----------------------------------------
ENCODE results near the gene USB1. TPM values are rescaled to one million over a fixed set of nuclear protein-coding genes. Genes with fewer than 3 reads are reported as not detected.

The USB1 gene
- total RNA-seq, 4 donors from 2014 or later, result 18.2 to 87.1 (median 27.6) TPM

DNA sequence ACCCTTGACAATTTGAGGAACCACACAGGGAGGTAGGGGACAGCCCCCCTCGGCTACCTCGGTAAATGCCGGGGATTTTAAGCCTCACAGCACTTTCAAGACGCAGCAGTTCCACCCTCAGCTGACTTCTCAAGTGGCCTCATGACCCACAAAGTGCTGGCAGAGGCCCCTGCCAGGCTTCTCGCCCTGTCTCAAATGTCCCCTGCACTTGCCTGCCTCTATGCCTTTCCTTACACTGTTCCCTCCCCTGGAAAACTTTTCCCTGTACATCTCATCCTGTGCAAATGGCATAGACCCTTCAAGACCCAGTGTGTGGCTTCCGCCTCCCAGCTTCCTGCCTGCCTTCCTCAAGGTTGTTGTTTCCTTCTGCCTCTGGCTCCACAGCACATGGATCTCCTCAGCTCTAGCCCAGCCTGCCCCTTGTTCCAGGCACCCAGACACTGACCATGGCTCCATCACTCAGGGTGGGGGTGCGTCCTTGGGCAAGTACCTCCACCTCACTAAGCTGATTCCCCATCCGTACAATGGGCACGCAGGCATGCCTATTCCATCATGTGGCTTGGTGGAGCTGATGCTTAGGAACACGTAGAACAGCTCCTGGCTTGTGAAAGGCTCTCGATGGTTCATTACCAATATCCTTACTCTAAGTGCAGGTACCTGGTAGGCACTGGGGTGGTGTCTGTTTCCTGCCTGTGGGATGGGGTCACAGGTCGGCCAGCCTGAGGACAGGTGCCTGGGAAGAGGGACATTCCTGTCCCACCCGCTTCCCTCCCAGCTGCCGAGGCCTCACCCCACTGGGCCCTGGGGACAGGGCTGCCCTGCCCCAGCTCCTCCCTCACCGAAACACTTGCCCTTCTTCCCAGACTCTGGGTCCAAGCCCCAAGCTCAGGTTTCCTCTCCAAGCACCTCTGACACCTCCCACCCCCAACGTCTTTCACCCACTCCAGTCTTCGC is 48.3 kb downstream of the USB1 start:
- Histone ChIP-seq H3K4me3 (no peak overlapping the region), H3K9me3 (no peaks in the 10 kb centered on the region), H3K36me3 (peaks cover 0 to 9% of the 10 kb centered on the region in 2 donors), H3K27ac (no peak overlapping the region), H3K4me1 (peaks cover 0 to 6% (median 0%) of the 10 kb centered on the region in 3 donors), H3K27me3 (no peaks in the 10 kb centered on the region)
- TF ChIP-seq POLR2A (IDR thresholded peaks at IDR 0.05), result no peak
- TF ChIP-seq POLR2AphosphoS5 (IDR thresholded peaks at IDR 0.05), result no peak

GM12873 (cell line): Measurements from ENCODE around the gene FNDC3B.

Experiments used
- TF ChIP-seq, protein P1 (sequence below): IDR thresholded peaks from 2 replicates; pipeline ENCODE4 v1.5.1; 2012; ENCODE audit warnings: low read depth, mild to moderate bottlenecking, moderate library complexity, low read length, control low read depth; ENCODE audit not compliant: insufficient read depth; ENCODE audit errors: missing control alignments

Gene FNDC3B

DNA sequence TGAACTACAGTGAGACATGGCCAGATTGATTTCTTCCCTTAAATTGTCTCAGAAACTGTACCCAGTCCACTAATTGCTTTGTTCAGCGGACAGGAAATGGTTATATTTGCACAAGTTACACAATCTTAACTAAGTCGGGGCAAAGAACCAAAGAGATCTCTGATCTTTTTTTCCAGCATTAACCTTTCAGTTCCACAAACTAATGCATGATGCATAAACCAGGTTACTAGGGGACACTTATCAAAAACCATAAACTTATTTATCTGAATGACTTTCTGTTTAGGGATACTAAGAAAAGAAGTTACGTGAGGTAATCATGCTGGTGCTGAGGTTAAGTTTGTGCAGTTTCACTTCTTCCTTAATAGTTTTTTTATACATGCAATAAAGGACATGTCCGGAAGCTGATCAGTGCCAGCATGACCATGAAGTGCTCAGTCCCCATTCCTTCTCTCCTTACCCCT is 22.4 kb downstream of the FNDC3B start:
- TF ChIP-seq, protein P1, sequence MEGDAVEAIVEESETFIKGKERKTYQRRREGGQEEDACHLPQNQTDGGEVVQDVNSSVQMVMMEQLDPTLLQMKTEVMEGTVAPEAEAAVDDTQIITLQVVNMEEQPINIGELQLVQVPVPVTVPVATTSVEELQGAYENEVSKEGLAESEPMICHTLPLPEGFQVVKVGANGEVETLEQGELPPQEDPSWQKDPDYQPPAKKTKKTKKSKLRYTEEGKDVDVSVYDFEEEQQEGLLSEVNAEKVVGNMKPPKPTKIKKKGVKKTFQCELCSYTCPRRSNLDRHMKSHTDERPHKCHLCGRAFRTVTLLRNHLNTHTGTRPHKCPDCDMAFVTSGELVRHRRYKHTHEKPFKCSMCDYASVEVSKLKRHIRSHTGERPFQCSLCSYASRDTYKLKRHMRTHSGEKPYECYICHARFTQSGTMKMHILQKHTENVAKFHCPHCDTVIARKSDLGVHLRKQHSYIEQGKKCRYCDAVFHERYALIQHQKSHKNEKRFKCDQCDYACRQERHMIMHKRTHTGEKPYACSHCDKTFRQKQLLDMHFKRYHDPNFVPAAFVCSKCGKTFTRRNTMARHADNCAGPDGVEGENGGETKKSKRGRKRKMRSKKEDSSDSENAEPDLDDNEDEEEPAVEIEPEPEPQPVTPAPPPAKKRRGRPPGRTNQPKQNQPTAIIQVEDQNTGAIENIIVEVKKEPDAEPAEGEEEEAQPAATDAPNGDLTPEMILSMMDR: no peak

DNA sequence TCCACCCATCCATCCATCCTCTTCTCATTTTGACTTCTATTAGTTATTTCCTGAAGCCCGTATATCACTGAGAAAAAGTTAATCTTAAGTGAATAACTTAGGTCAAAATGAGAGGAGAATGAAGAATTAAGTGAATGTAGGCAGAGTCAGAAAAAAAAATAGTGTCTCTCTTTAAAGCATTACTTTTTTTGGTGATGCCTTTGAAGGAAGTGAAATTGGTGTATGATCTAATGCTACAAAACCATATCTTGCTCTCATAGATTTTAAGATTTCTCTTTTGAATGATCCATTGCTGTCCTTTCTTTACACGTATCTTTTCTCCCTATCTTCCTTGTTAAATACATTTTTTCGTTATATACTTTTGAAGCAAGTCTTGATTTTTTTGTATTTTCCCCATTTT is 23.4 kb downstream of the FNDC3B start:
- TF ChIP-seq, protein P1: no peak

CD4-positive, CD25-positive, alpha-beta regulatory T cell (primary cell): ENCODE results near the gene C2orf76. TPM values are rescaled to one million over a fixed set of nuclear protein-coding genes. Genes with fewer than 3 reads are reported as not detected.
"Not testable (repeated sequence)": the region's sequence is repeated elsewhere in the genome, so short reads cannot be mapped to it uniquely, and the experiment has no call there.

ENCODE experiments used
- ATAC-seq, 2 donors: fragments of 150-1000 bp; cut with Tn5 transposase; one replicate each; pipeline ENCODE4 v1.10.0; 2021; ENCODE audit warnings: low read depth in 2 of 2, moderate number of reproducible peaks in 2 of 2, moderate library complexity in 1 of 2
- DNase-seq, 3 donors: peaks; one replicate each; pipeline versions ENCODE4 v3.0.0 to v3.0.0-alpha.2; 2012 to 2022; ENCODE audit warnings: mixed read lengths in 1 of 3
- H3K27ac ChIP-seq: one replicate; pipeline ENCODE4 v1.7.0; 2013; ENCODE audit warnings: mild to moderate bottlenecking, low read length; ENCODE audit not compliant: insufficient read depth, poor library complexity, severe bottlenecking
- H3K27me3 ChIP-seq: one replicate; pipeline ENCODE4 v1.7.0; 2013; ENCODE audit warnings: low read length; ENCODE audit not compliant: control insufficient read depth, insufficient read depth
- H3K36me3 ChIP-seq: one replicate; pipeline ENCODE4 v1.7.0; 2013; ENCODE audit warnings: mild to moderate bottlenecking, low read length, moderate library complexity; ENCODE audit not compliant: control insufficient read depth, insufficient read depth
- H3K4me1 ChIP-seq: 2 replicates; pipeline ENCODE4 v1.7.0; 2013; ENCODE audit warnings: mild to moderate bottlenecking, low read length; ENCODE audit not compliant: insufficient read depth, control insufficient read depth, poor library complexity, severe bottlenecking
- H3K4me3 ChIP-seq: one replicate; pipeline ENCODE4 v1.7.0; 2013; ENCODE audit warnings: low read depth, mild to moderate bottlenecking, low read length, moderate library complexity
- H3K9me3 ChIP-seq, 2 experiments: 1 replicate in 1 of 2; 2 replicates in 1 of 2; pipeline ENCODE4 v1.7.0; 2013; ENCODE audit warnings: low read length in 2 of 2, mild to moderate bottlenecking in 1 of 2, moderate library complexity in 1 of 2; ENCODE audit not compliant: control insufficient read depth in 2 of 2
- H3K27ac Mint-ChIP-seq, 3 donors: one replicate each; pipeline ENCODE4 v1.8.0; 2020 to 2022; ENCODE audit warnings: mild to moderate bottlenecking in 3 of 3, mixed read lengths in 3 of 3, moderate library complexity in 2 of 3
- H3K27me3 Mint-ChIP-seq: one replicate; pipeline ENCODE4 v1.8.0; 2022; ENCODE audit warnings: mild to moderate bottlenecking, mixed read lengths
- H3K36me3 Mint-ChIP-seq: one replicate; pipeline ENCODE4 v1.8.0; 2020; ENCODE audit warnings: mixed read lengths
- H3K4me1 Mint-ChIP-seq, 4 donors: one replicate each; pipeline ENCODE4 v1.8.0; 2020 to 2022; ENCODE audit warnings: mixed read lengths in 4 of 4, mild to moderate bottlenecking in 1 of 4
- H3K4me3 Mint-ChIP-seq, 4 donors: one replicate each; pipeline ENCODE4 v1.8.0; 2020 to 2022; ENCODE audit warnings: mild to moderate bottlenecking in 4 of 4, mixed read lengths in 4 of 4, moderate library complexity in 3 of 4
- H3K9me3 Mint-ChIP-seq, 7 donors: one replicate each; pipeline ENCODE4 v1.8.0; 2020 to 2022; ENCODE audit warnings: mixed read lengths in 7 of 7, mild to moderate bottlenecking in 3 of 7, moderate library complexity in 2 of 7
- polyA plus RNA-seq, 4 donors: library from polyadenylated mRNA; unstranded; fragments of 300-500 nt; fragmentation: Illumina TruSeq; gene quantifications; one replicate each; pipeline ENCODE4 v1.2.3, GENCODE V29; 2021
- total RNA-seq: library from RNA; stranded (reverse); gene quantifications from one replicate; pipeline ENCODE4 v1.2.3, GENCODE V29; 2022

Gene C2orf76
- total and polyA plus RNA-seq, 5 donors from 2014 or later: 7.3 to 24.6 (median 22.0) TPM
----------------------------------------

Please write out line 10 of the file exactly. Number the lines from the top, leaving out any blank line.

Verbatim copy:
- TF ChIP-seq, protein P1 (sequence below): IDR thresholded peaks from 2 replicates; pipeline ENCODE4 v1.5.1; 2012; ENCODE audit warnings: low read depth, mild to moderate bottlenecking, moderate library complexity, low read length, control low read depth; ENCODE audit not compliant: insufficient read depth; ENCODE audit errors: missing control alignments